Roles and responsibility of the university in shaping future societies
How can higher education adapt to rapid changes? How can we prepare the students for an unknowable and uncertain future? How can digitalisation contribute to or represent a threat to the original missions of the university? What organisational/national policies can help to prepare universities for the changes to come? These will be the focus of a session at ISA World Congress 2018 in Toronto this summer, where experts of the field will be engaged with the audience in discussion about the topic.
The future of the higher education sector in general and higher education institutions in particular is both troubling and uncertain. At the moment, it seems that there are several social, political, economic and technological trends which really test the sector’s and the institutions’ adaptive capacities. A large part of the academic discourse is concerned with these changes and challenges which all lead back to a core question, namely, what the future roles and responsibilities of higher education institutions in society can be. While many studies deal with how HEI can adapt to future trends, less attention is given of what roles these institutions can play in creating more democratic, socially and environmentally responsible societies.
There are two forums addressing this question organised by the Future of Higher Education Research Centre (FHERC). One of them is a special issue in the making at Futures (Elsevier). Based on this, there will be a session at ISA World Congress 2018 (details) in Toronto this summer, where the authors and additional presenters will be engaged in discussion about the topic. The session (Wednesday, 18 July 2018, 15:30-17:20 room 206D) focuses on what kind of roles universities can play in shaping society. Applying an atypical format, there will be three main topics, which will be discussed in small groups after the initial thoughts of the presenters: 1) Teaching and learning about the future, 2) Digitalisation & the future of Higher Education, 3) Policy issues & the future of Higher Education.
Here you can meet
- John Holmwood and Chaime Marcuello-Servos, who will address the question of Public University Pathogens: Digitalisation, Commodification and Precarity,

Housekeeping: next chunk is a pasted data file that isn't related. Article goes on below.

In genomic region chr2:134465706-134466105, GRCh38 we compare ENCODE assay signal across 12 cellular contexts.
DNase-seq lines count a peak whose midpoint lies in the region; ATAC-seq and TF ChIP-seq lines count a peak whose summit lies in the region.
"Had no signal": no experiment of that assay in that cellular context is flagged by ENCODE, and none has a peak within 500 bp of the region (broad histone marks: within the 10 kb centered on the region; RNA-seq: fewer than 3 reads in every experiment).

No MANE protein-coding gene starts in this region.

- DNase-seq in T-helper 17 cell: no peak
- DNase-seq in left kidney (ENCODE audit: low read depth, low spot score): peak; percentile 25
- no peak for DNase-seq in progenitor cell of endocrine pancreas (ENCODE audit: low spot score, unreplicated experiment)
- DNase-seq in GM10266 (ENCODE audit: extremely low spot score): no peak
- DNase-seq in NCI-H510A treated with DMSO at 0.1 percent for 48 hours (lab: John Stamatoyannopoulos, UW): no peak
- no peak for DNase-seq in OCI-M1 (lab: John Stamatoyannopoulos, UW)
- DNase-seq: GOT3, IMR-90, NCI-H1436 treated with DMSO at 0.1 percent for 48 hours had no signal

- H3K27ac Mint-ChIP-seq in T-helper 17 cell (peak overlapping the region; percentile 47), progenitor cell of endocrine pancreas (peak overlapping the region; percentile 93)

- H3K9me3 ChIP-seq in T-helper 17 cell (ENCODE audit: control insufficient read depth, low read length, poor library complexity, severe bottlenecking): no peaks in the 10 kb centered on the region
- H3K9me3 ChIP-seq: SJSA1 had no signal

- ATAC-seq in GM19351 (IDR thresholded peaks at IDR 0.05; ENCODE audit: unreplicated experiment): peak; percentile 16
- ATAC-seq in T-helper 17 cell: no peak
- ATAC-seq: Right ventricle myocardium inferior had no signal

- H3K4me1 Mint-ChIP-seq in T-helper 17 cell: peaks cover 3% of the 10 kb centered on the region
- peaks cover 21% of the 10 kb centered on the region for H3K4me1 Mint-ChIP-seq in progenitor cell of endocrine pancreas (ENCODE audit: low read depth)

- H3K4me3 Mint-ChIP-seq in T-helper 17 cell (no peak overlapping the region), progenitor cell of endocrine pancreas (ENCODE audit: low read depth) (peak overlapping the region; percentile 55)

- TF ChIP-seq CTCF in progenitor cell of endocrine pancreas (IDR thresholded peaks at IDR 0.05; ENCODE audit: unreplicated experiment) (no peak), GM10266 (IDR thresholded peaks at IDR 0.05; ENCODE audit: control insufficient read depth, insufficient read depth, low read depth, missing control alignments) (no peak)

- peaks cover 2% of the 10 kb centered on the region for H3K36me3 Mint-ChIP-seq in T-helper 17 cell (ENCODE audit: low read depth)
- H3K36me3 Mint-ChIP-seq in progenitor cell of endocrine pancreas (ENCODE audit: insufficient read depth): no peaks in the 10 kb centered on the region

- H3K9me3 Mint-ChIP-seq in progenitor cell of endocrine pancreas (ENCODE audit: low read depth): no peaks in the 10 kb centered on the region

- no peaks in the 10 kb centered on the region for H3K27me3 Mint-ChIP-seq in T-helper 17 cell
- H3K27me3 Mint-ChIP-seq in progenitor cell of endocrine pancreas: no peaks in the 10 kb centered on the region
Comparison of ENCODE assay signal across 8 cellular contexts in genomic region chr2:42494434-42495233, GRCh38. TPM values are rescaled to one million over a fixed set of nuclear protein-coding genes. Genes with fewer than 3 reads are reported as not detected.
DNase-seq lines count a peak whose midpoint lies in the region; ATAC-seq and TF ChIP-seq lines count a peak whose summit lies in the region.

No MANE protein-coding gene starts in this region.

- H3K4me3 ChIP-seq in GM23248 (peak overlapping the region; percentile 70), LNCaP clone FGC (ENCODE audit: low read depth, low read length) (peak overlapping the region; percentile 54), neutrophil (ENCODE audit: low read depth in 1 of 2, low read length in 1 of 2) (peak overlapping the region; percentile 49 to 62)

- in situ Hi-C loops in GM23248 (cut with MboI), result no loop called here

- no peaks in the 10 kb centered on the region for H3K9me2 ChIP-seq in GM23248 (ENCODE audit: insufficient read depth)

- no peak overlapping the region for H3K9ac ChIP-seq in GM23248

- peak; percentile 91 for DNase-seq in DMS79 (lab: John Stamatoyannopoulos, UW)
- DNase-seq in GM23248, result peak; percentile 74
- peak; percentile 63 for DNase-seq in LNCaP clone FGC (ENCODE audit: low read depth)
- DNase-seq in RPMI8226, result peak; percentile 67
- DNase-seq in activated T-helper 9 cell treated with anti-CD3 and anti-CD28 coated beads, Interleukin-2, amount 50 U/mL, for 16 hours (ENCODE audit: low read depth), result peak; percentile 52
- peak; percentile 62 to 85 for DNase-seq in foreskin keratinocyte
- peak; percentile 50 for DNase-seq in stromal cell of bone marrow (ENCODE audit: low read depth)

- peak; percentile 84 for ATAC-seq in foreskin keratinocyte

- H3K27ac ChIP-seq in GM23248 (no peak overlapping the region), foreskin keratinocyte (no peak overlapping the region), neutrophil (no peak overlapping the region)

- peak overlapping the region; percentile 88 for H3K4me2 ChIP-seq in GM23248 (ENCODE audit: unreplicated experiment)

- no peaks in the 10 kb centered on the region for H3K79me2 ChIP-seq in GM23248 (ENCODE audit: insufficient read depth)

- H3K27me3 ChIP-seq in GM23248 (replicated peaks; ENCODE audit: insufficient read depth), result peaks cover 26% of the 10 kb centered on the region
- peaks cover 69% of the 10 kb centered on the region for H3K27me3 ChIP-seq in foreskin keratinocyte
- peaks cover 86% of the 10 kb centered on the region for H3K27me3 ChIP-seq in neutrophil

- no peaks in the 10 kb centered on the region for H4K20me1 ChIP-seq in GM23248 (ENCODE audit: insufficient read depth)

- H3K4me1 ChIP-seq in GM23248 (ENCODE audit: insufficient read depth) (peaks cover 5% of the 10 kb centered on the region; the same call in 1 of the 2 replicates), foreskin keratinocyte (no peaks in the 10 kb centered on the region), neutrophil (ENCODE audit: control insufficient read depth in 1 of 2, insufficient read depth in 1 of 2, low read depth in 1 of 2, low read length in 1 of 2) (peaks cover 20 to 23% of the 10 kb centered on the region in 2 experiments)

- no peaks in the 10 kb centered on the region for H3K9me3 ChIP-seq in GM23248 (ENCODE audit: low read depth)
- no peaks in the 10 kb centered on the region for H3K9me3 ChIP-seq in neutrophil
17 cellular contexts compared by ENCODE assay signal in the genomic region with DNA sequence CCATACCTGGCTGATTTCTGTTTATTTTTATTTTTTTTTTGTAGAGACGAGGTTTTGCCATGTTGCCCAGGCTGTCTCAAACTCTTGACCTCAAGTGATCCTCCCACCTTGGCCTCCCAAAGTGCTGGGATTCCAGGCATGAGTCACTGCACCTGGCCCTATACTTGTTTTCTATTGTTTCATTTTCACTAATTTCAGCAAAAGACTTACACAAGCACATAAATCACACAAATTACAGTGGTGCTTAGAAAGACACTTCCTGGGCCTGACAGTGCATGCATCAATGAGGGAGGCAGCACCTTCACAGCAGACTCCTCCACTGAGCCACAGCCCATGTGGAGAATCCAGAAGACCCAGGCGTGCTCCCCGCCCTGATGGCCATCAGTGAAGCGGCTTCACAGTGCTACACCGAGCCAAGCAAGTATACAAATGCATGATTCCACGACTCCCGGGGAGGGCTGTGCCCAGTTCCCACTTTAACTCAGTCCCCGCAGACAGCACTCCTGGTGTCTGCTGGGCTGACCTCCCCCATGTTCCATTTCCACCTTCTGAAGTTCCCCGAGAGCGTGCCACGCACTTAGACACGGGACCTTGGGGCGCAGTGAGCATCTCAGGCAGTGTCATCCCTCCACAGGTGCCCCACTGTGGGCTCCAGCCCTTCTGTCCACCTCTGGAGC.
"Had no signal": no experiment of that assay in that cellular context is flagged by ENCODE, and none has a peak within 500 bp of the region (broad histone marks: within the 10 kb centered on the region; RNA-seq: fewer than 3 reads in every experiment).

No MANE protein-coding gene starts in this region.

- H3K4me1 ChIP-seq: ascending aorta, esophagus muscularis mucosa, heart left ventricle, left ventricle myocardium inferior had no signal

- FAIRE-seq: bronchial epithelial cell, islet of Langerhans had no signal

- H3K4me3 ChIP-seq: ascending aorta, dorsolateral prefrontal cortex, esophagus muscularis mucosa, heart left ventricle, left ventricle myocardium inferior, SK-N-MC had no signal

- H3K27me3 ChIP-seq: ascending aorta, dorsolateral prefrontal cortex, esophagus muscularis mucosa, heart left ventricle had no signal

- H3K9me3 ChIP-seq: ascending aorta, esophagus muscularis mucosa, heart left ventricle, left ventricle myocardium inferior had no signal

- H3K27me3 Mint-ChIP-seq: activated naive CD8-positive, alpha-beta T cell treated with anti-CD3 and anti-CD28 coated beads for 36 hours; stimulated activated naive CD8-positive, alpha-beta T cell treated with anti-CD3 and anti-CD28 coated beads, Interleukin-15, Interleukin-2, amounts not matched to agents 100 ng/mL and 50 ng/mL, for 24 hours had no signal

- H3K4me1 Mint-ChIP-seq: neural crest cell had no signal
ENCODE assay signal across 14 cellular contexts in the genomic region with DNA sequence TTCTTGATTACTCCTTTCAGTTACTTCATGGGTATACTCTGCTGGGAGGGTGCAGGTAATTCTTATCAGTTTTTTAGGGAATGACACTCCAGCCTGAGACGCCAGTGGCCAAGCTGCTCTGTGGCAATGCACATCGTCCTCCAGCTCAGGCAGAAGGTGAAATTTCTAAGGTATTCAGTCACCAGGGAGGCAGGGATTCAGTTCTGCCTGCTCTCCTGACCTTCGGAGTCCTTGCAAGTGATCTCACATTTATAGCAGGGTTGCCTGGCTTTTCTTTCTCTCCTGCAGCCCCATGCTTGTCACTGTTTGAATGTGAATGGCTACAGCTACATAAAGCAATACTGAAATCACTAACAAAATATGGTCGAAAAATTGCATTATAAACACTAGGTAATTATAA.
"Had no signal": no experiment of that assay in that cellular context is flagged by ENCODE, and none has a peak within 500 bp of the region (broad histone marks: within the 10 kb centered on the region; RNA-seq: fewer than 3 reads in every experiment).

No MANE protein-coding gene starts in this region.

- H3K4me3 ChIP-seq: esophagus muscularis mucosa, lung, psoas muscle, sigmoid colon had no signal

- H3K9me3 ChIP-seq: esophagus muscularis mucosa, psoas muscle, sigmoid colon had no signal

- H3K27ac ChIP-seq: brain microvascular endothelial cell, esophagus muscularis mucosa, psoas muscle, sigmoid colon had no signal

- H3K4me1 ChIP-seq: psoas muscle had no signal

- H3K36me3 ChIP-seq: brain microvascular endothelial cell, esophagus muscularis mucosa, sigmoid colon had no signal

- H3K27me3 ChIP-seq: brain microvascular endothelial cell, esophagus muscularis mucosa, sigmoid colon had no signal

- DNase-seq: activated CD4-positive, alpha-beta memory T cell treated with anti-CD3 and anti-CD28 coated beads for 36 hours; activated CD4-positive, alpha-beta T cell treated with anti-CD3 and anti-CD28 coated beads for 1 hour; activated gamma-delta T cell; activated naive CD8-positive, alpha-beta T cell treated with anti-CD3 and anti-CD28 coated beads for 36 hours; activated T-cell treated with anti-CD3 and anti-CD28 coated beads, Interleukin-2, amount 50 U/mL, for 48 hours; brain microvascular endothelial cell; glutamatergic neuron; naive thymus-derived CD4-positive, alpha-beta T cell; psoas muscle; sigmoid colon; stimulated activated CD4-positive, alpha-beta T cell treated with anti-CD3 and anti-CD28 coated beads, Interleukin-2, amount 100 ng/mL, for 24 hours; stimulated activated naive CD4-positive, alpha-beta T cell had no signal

- Mark Murphy and Cristina Costa, who will be talking about Digital Scholarship, Higher Education and the Future of the Public Intellectual (Full article is available via this link),
- Lars Geer Hammershoj, who will introduce to us The Academic Ethos of Shaping the Future: Cultivating a Sense of History and a Sense of Purpose,
- Mduduzi Mtshali and Radhamany Sooryamoorthy, who will share their research about Challenges for Higher Education in South Africa: The Case of Universities of Technology,
- Elmar Schuell who will show his analysis about Current Trends and Future Challenges of the Austrian Universities of Applied Sciences,
- Farah Purwaningrum who will focus on Towards Societal Relevance? Unpacking the Arrangements of Knowledge Flow in a Private University in Indonesia,
- Shane Duggan who will give details about The Politics of Aspiration: Digital Disruption and the Promise of the New in Australian Higher Education Policy,
- Senan Gardiner who will provide an explanation about Embodying Transformative Futures: The Relationship of Agency and Anticipatory Competence,
- Andrea Toarniczky, Reka Matolay, Judit Gaspar who will present their experience about Responsible Higher Education – Practicing Transformative Learning and Teaching.
We look forward to having a discussion with you!
Zsuzsanna Géring and Gábor Király (FHERC)
Budapest Business School